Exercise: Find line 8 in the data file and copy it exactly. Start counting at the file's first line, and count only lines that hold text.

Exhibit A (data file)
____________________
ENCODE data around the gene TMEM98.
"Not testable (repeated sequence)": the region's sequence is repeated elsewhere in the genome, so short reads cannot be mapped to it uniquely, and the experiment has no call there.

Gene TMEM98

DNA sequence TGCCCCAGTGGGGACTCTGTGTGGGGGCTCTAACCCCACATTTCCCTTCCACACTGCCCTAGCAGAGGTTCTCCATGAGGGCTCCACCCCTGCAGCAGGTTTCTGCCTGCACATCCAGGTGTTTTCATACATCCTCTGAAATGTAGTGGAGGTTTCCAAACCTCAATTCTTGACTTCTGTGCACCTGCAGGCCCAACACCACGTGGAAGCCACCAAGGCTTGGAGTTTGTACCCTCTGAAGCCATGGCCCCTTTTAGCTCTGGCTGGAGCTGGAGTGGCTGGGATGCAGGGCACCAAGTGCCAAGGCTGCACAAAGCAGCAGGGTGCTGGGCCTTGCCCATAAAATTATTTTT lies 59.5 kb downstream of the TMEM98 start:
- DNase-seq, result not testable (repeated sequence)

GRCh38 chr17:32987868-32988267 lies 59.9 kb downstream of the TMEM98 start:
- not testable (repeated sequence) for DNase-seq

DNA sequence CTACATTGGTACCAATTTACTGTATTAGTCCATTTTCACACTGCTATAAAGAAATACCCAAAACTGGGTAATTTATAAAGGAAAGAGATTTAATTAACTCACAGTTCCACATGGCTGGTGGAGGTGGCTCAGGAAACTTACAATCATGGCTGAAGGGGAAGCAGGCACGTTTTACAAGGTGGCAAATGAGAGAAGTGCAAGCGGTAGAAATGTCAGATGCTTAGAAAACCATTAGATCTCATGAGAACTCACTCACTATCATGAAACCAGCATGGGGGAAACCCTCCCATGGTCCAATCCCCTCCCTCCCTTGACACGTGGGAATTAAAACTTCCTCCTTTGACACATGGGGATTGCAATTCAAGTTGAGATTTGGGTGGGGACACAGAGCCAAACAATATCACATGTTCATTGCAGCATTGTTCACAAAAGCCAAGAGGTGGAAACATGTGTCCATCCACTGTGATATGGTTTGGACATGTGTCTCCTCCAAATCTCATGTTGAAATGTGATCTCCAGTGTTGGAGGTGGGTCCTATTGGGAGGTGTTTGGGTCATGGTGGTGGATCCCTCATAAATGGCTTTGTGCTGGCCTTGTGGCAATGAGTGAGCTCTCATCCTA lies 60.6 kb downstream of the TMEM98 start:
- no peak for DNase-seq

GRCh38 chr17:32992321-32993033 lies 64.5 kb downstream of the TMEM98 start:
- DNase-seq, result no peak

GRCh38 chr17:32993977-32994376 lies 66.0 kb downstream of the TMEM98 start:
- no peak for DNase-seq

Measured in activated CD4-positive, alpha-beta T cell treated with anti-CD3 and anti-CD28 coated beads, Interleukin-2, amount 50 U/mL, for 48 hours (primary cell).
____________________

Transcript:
DNA sequence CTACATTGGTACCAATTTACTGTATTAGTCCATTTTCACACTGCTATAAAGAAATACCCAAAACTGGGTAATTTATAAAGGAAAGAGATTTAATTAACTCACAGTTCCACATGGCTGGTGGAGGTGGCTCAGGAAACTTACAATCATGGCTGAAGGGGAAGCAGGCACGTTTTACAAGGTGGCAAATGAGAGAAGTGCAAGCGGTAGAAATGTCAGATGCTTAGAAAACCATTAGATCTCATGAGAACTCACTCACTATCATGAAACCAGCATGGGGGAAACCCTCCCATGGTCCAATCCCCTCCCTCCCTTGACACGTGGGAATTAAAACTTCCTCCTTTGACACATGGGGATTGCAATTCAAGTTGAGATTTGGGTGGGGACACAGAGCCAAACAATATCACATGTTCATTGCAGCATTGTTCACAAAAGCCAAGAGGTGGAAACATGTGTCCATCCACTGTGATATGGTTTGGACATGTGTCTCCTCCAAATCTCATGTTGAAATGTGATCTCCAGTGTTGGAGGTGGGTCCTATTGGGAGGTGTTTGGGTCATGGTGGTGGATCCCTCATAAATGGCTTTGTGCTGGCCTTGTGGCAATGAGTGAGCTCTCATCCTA lies 60.6 kb downstream of the TMEM98 start: